Manchester United enjoyed a great start to life under new manager Ole Gunnar Solskjaer. But after the drama in Paris, it was pretty much all downhill, with us going from looking like we could finish third to us finish sixth. Ahead of the new season starting, the country’s best journalists have contributed to the RoM charity season preview to discuss several things, including who is at fault for our current predicament. To read their thoughts in full on the transfer window, Ole Gunnar Solskjaer’s appointment and who our most important players will be this season, buy the preview and help contribute to a great cause.

Daniel Taylor, Chief football writer for The Guardian/Observer:

Well, I’d be a hypocrite if I said, in hindsight, that it was a mistake because after beating Paris St Germain in the Champions League (probably the best old-school United moment since Fergie left) I wrote at the time that they pretty much had to give it to him. Maybe that was wrong. But in fairness, I feel like that slump towards the end of the season was a bit deceptive. Those players were not fit enough under Mourinho and when they started playing a more pressing game under Solskjaer it worked, to a point. Eventually it caught up with them with injuries and general fatigue and we all saw how the season panned out. In short, we will have a much better answer to the question come November/December.

Henry Winter, Chief football writer for The Times:

Yes. The club needed to wake up and remember what United are about. The club had tried a good British manager in Moyes who froze, then two celebrated foreign managers who didn’t understand the club properly so why not take a gamble?

Solskjaer is learning but he loves the club, is very intelligent, can see where the problems lie and is addressing them and will give everything to succeed. Give him time – the squad needs so much work.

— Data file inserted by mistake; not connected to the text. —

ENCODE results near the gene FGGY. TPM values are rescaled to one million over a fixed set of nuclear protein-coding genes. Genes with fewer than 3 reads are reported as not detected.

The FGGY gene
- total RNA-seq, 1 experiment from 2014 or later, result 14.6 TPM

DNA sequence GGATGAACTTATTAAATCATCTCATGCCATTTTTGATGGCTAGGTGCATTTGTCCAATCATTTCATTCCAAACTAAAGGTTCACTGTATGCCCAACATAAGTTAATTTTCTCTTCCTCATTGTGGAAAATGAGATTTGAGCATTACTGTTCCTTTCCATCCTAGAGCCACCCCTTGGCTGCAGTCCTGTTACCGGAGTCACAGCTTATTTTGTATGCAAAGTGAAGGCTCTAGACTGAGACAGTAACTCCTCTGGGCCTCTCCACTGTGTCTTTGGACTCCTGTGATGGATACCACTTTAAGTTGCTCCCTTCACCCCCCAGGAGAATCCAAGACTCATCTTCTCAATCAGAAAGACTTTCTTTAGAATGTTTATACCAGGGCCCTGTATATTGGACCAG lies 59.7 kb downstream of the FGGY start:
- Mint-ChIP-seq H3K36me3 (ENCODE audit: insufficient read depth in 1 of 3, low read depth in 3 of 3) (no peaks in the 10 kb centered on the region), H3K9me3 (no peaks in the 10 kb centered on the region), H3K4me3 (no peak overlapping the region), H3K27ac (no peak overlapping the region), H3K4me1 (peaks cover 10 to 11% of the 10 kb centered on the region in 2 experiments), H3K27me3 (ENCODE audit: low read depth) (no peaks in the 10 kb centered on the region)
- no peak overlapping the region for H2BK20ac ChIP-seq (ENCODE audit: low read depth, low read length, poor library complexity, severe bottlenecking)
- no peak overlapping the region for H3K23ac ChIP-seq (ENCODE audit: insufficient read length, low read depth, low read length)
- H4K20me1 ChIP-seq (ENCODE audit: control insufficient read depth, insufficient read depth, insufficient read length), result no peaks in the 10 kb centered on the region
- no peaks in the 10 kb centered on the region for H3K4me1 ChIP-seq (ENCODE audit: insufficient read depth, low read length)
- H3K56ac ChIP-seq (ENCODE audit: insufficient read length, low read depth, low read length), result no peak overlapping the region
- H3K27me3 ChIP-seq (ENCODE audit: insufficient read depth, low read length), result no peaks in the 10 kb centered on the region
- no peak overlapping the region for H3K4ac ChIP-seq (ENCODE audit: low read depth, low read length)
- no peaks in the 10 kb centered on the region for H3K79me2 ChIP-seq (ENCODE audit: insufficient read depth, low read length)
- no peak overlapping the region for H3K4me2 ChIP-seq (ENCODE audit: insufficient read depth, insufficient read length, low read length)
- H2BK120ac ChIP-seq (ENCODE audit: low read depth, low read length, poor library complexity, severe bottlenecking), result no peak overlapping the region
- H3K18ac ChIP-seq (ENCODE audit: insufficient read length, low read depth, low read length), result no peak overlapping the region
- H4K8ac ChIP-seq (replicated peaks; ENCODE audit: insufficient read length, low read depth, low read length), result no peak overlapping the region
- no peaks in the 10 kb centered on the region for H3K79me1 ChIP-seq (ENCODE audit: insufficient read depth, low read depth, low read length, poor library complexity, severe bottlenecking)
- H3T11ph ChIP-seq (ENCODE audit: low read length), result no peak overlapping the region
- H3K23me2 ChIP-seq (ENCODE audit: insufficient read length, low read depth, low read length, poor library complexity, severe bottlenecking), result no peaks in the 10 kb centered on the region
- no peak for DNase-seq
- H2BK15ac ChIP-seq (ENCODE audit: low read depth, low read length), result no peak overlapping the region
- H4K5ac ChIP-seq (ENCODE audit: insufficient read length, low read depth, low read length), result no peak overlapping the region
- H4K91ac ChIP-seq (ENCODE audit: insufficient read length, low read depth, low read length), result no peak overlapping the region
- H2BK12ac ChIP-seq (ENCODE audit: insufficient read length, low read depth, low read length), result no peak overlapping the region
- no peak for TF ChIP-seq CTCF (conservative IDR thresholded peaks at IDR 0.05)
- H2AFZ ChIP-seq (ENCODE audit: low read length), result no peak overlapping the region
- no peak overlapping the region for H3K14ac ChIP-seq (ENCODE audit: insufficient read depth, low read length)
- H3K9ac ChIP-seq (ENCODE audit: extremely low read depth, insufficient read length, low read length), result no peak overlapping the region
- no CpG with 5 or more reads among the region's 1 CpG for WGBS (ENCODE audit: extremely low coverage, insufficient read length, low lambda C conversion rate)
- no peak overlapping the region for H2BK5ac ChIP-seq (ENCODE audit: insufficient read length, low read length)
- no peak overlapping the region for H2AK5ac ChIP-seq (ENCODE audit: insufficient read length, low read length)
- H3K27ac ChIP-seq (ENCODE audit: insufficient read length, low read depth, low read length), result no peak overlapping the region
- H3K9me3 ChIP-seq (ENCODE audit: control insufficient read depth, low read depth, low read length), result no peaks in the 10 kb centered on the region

James Ducker, Northern Football Correspondent for The Daily and Sunday Telegraph.

In my opinion, no, but he has got the job and he deserves some time and support and no one can doubt he has the club’s best interests at heart and will give it everything he has got.

My argument would be this – if you have set your sights on Mauricio Pochettino for a long time, why abandon that on the back of a good few months from a caretaker who was not considered a genuine option to take over permanently when he was drafted in last December, regardless of what anyone says? I doubt any other big club in Europe would have done what United did and, had they waited another month or so and seen how results and performances imploded, would they still have made the same decision?

James Robson, Manchester football correspondent for The Evening Standard:

It’s too soon to say – but there have to be question marks over the decision to appoint him when they did.

United were under no pressure to do so – and could have given themselves more time to fully evaluate their options

Most encouraging is the direction he seems to want to take them – and with a squad more in-keeping with his vision, perhaps he can be the man to finally put them on the right track. But, as I said, it is far too soon to tell either way.